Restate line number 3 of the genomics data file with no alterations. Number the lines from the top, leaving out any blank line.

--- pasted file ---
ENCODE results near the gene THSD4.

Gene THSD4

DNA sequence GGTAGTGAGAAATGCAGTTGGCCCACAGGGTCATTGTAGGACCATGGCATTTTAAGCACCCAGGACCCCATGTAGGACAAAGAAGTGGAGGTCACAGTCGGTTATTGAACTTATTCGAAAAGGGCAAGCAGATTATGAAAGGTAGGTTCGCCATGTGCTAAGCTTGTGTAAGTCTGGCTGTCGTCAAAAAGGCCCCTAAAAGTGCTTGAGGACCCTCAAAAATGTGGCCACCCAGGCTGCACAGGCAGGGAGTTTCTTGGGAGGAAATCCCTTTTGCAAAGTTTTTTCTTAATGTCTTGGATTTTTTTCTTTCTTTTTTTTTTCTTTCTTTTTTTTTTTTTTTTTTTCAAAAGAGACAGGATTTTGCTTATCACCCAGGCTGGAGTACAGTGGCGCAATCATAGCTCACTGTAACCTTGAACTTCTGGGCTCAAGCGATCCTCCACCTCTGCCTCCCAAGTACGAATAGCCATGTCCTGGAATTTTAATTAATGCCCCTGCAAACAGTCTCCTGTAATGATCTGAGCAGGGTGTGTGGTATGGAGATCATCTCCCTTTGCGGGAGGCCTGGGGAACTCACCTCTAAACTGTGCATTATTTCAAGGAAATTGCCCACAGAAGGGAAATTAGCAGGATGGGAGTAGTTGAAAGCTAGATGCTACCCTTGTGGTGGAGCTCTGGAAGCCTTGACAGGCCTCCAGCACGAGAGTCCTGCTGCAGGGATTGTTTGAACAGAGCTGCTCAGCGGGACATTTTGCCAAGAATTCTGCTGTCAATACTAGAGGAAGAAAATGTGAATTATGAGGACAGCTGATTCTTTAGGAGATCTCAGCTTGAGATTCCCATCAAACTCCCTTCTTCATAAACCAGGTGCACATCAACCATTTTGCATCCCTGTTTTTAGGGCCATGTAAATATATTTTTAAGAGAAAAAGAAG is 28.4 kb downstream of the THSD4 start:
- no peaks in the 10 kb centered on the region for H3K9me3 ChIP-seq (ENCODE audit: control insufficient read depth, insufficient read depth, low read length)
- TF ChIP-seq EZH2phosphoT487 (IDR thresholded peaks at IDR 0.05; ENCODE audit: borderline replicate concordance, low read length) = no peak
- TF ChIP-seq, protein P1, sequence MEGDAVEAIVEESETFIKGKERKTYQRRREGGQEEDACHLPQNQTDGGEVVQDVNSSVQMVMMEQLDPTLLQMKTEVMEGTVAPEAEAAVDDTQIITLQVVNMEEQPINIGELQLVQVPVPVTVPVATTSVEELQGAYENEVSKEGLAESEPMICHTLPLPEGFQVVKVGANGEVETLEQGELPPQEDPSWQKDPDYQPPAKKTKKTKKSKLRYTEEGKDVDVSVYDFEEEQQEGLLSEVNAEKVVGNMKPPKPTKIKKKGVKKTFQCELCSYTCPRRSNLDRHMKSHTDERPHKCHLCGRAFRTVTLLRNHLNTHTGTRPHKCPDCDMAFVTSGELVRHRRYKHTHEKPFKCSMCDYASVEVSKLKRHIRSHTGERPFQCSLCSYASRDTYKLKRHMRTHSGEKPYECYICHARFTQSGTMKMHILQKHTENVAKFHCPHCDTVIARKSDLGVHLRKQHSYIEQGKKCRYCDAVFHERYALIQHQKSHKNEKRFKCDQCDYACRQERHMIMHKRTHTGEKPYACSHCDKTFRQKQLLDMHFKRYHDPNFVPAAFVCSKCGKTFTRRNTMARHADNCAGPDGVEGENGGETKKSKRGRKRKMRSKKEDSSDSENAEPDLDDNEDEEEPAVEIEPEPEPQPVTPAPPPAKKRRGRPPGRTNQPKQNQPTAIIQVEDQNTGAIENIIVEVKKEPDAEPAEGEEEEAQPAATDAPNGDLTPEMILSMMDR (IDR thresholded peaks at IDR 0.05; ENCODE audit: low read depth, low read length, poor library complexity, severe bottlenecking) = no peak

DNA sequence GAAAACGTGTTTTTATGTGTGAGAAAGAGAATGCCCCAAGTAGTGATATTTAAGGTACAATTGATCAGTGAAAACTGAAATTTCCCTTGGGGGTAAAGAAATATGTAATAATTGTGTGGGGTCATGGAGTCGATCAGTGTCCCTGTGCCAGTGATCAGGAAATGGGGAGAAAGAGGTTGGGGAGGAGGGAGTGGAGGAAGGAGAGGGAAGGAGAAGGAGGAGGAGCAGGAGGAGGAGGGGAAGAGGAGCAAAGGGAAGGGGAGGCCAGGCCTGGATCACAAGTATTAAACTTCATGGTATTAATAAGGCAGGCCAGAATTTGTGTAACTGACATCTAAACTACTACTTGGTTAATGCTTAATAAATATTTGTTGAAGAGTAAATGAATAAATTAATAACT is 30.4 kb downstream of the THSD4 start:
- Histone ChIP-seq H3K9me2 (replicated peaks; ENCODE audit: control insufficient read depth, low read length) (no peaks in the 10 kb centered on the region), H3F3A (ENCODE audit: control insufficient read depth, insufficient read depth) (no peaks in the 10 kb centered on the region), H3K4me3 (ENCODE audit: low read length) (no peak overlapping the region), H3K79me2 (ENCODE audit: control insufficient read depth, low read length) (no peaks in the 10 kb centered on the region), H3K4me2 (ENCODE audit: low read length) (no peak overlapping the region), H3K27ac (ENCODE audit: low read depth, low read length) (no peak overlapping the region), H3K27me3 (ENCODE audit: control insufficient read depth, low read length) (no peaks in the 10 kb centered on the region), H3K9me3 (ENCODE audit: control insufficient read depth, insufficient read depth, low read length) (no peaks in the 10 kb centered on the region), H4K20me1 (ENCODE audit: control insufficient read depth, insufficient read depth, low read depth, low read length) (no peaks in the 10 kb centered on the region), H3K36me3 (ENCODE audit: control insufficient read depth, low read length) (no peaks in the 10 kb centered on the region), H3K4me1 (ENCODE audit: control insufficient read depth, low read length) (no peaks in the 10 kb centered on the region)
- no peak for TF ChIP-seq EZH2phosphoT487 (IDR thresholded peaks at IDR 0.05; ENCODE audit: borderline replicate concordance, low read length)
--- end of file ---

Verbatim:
DNA sequence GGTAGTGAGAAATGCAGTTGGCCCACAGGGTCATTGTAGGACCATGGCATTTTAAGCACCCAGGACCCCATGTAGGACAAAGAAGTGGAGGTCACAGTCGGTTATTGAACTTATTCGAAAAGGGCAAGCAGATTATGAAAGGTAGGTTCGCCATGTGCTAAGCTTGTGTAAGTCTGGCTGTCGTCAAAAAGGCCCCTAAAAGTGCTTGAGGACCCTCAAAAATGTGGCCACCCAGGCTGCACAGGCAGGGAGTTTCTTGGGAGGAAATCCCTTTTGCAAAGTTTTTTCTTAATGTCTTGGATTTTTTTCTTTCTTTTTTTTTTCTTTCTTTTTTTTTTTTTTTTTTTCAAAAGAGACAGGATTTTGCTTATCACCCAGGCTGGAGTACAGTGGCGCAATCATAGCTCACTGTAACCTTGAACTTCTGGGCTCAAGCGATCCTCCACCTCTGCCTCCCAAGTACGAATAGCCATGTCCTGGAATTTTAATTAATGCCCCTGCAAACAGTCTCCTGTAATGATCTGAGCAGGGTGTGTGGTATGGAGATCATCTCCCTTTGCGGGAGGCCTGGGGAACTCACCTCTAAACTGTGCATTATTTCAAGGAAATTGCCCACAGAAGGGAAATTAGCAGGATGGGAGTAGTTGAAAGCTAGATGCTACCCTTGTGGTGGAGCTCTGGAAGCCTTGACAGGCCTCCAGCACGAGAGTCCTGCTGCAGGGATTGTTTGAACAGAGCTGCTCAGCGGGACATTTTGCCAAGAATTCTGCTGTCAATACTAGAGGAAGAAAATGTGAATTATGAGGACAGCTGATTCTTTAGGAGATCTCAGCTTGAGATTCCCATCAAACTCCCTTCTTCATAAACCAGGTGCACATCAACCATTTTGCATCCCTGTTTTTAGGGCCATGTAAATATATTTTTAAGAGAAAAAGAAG is 28.4 kb downstream of the THSD4 start: